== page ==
XML has three basic rules: 1) all data is tagged with < and > based tags. 2) all tags must be closed. 3) all tags are case sensitive. That’s it. That’s XML in a nutshell. Everything else about XML documents is defined by schemas that can be used to do anything. Consider two XML documents. One describes a boarding pass receipt; the other is an entry from a library catalog. What do they have in common? The three rules – everything else is custom to data that is being described.

I can’t believe this case is getting traction in any way, shape, or form.

Google Chrome OS

BBC: “Speed, simplicity and security are the key aspects of Google Chrome OS,” the firm said in its official blog. The operating system, which will run on an open source licence, was a “natural extension” of its Chrome browser, the firm said.

Uh, if the whole OS is focused on a web browser, isn’t this in violation of all of the EU mandates to Microsoft with Windows? What about the users requiring a choice? of browsers?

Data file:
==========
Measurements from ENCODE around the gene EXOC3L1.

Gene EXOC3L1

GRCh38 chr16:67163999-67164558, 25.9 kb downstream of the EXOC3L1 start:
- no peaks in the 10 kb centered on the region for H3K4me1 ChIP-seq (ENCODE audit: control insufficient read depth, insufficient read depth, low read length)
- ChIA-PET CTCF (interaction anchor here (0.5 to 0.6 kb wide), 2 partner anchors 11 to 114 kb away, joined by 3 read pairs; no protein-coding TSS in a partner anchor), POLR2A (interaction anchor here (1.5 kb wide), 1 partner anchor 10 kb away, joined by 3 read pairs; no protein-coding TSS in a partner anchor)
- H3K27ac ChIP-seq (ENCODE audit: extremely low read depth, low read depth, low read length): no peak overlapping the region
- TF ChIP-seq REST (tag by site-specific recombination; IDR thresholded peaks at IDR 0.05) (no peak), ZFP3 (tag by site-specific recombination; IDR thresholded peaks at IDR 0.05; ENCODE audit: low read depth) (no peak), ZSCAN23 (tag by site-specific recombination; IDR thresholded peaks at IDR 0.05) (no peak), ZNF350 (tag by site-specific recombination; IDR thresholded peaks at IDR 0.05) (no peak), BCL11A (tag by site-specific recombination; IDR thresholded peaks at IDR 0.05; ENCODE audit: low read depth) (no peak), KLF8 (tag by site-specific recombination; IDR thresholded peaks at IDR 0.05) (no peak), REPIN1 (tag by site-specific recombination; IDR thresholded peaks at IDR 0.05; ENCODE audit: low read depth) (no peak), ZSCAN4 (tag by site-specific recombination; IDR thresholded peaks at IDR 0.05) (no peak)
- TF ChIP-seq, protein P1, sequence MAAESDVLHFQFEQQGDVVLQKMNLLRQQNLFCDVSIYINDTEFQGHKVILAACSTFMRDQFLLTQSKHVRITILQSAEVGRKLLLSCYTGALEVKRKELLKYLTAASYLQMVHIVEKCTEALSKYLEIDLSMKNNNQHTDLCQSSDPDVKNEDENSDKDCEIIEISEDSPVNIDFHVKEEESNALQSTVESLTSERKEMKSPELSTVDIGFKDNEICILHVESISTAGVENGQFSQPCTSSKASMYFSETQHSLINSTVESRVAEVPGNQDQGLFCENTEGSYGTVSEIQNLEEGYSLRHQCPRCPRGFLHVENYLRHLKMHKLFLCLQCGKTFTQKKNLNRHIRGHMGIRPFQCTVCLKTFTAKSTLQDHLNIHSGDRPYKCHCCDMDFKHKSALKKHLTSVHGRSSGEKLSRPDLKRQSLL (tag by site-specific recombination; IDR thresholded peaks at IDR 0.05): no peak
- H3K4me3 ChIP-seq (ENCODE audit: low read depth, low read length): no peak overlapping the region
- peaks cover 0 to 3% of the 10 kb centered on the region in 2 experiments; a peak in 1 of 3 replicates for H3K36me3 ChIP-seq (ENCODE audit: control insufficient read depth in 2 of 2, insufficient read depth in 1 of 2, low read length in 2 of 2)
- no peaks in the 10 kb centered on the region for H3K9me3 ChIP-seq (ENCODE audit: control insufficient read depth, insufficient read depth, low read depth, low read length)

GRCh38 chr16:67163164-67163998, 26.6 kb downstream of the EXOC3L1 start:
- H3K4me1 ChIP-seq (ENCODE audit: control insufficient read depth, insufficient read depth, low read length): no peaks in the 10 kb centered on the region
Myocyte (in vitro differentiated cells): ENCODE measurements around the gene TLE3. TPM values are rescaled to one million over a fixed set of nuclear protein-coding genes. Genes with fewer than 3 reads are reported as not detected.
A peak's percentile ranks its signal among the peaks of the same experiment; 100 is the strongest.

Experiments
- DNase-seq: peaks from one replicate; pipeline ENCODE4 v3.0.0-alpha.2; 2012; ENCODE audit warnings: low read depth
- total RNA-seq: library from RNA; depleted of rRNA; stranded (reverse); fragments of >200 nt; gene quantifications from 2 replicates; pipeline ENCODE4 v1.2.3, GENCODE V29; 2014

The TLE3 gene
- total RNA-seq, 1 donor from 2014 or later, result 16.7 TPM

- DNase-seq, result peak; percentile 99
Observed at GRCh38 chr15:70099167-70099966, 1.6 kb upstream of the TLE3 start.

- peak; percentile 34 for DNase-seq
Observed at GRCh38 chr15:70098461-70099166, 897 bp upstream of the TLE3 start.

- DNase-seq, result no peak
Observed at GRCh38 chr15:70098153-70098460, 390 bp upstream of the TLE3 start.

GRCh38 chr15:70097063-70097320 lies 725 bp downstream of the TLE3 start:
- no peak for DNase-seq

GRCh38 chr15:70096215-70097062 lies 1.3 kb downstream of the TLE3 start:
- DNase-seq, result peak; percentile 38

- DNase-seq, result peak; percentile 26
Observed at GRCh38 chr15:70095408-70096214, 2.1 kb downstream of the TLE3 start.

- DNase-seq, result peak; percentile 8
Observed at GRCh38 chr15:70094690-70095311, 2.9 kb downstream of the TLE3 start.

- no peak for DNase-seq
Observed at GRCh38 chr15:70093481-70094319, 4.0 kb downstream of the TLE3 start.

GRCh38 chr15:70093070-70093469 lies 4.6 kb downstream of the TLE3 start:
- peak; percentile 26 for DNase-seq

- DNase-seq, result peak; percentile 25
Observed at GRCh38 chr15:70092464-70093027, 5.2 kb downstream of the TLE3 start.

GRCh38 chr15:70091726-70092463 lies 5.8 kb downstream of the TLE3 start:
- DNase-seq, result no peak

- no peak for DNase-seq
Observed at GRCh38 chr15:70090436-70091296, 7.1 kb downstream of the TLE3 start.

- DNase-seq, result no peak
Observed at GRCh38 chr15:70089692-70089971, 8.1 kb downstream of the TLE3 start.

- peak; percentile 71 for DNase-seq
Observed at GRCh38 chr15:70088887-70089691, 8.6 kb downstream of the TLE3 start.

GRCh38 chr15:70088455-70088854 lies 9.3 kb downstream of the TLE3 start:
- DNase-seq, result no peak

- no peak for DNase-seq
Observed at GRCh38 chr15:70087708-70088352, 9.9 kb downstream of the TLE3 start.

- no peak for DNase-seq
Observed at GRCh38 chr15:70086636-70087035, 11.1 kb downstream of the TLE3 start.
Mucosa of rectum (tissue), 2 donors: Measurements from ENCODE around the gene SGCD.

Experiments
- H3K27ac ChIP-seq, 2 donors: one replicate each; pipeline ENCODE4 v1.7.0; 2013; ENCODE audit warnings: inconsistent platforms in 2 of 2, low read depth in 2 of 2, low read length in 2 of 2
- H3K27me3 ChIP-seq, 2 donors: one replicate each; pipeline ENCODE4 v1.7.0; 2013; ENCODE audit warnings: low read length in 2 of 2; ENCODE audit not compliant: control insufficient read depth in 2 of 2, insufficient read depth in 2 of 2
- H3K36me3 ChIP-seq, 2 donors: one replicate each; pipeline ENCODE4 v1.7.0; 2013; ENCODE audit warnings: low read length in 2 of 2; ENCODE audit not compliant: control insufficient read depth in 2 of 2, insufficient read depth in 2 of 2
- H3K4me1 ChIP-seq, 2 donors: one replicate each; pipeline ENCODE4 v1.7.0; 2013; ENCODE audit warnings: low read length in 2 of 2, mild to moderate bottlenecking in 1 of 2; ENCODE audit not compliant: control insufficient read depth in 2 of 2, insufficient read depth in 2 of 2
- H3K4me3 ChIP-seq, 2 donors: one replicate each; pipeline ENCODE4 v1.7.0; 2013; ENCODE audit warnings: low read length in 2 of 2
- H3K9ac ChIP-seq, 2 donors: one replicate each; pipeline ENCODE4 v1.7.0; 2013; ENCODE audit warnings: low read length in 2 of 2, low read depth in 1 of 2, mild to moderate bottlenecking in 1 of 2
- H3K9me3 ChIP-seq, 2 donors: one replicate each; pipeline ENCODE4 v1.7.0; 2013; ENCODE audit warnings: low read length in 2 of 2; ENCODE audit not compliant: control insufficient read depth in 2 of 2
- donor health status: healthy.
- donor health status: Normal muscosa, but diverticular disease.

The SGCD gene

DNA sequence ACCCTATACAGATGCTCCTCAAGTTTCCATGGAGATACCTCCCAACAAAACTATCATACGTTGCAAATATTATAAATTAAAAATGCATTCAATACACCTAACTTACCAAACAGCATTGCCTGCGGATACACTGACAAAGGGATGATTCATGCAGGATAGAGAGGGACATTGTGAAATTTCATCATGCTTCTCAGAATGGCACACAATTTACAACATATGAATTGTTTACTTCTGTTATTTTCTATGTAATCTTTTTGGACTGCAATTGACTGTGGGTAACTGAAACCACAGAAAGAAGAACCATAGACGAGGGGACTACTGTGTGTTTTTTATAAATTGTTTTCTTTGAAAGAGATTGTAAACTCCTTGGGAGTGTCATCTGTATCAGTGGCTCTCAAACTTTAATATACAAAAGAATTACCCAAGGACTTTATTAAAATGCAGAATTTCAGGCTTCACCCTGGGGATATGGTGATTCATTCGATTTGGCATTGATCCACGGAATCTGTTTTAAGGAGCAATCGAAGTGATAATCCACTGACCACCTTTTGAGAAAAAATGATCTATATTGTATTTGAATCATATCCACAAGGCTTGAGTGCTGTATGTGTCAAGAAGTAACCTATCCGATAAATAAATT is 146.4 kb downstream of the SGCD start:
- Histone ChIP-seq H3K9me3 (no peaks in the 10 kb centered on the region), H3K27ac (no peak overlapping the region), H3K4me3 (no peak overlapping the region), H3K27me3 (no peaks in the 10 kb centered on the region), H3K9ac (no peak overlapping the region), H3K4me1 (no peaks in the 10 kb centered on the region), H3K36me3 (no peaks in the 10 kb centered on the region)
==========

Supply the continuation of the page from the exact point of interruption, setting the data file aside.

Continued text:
If they don’t required a Google Chrome N or Google Chrome E version for the EU, I’m going to go out of my fucking mind.

MapQuest …For The iPhone?

MapQuest: MapQuest 4 Mobile is the next evolution of maps & directions on the iPhone

Wow. Here’s a situation… someone took the time to make a map application for a platform that ships with a default map application. People are saying this gives competition to the built in provider… that having choices makes for competition… even if there is a default set of bits already there. On top of that, someone else reported that there were more people on OS X using Firefox than there was Safari, adding more evidence to the theory…


Someone should alert the EU about this.

OH HAI! ROYALTEEZ PLZ? Bing – Microsoft today introduced Bing, a new search experience and consumer brand, outlining a new approach to helping customers use search to make better decisions. This “Decision Engine” approach focuses initially on four key user tasks and related areas: making a purchase, planning a trip, researching a health condition or finding a local business.

Seeing as this was named after my rabbit, I’m expecting a royalty check at any moment.